It is like they forget our actual life can also involve things that people without this dx have happen routinely. I have had to fight for a few things of late because one doctor in particular wants to hang the AD causing everything instead of investigating.
I would like to say that my observation of a family member with BJHS. is it can hold it's challenges. Just because it is thought of as "not as severe" as E-D is not to say it can't disrupt one's life, cause pain, and require adaptive apparatus and bracing. It is comparable to Airway Resistance Sleep Disorder vs the designation of Sleep Apnea. They present as one having more severe symptoms but both can cause damage and the treatment is identical.
Yesterday I asked my P.T. during a session, what my seem like a silly question to some, is each segment of the spine considered a joint. He said yes and that each segment of the spine has multiple joints, not all synovial joints though. I asked because I was recently compiling paperwork for my visit to the Mayo next week and realized that I have spent what equals several months or more each year in PT for just about the past 10 years for spine, hips, knees, neck, shoulders, etc. For most of this, the same physiatrist has written the scripts. Your point is very valid to me about the doctors not necessarily looking at the JHS as possibly having larger impact on life than merely extra flexibility here and there. It is rare that a specialist these days takes the whole of everything into consideration. The most recommendation he gave me with regard to the JHS is to not do anymore yoga or extreme stretching postures or exercises. (Can you see my eyes rolling now?). When I return from the Mayo, I am going to see an Ayurvedic practitioner in South Florida for a lifestyle tune-in and tune-up. That type of practitioner is at least interested in the whole of a person, a lot like the medicine men of the Native Americans - lifestyle, impact, days, nights, foods, herbs, habits, climate, work, play, etc.
It gets more difficult for me almost each time I get on medhelp to not be angry at my physicians. I do realize my life is my life and I am responsible for it; however, they are the ones to claim to be the authoritative specialists with the licenses and skills to take care of these issues. But, somewhere along the way, all to many of them have forgotten about the patient, i.e. the human that the joint, or skin, or bones, or organ is attached to.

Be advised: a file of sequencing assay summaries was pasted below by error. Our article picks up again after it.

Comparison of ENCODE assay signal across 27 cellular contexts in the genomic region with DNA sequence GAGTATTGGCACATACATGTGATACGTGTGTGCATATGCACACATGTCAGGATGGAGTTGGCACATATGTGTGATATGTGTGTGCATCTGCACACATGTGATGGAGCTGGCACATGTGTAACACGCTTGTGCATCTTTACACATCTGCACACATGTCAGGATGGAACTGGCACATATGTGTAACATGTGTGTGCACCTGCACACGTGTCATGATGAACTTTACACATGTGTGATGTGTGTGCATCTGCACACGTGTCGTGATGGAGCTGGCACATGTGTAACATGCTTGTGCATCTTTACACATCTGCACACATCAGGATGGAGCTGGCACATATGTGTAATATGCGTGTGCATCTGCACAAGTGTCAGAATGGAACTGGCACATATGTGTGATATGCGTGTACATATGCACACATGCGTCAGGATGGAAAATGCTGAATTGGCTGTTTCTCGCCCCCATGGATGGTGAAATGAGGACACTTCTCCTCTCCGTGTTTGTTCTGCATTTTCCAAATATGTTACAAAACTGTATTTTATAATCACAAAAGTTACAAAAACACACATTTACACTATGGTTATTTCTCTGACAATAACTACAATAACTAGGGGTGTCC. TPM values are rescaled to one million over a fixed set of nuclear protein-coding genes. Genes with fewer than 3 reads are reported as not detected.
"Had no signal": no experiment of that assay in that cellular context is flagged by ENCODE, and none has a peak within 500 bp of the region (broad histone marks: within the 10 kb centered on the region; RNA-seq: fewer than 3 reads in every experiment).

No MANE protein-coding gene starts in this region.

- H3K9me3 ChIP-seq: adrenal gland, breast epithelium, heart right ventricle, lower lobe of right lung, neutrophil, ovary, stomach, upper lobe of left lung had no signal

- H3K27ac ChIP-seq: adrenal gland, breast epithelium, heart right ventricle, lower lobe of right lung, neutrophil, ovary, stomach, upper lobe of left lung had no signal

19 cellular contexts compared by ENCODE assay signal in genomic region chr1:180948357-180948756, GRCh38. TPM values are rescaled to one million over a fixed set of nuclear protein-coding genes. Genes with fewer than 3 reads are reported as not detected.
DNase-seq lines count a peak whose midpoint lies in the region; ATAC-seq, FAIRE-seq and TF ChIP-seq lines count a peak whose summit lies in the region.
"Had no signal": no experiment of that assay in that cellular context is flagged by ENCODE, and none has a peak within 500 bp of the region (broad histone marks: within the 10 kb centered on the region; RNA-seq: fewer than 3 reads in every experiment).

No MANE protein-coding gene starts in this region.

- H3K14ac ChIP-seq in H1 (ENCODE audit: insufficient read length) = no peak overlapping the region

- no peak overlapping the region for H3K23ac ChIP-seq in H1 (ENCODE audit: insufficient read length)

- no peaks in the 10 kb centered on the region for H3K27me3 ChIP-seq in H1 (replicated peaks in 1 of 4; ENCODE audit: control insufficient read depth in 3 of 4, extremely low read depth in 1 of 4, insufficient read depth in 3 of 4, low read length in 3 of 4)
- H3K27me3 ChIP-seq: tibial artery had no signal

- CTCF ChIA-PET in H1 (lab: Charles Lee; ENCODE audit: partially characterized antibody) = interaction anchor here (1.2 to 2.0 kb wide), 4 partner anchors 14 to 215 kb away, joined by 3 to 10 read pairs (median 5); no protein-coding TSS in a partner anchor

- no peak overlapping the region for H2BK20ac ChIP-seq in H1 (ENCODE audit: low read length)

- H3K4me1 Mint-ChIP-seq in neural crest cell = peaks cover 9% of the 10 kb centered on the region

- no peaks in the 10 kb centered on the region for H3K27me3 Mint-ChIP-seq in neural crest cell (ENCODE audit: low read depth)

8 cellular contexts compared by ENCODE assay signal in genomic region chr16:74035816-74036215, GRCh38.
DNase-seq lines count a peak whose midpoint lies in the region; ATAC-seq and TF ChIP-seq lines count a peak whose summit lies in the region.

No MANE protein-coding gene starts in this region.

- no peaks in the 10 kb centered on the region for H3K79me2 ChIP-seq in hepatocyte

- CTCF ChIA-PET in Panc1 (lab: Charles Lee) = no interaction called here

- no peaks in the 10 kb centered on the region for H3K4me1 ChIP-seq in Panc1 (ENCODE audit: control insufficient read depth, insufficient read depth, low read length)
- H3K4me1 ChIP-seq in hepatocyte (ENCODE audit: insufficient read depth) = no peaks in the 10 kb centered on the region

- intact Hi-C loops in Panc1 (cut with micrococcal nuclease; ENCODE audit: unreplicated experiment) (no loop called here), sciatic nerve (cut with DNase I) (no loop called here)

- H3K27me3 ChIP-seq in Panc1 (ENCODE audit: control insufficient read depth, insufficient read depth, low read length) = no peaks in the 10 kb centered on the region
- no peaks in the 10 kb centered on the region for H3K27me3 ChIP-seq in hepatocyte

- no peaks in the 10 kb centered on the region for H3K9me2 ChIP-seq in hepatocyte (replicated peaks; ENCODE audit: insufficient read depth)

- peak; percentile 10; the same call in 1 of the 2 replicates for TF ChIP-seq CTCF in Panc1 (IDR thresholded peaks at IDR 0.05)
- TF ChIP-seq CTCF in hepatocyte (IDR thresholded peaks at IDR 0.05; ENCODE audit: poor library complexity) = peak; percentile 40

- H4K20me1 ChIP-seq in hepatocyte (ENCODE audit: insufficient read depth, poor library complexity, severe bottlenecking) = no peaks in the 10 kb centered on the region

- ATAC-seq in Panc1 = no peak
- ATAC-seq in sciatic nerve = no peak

How many specialists do I have to mention the JHS to that gloss over it like I never said it? Could it be they are so ignorant they have no idea that there could be a health impact? Or is it they don't care because it is not a heart or brain or whatever issue that falls under their specialty? Whatever it is, it is pitiful.
I have to wonder how many people are deemed disabled and could be enabled if their physicians would listen and properly ***** and treat underlying causes of problems instead of just the problems, i.e. factoring JHS into chronic back issues or POTS, etc.
I know it gets frustrating. I have felt the same and recently.
I know that finger hypermobility is a problem for some all the way through school They can't take notes without pain. It is rarely diagnosed right and splints given. They make a huge difference for someone with this problem as they don't allow the joint to flex the wrong way which causes the need for extreme pressure and causes fatigue. For sure having some one who understands it who can give written accomodation and suggestions is paramount. Life is so impacted.
If you don't have the right braces normal tasks can be excruciating. I think a lot of doctors are not taught this. Is it a rheumatologist who would understand it or a physical therapist with a speicality or an orthopedist? There are so many other systems impacted in some of the variations of these syndromes that it behooves anyone with one to have a sheet listing all to remind especially their main practioner what it is about.
I am calling May this week. I will message you some questions I have. Good luck there! Marie
Rheumatologists do diagnose and treat some conditions of connective tissue diseases. I may have to take my son back to a rheumy, depending on what the geneticist finds.
On a test my son did in May 2009, through our nutritionist, he had a positive ANA of 1:1280, speckled pattern, which is very high and suggestive of a connective tissue disease. The rheumy did nothing about it, again because everything was blamed on the tumor. (He did say to come back sometime after the tumor was removed, and he would retest, so maybe it's time).
I suspect in my son's case that he has connective tissue breakdown due to his severe growth hormone deficiency, but, who knows, I have been known to be wrong at times :)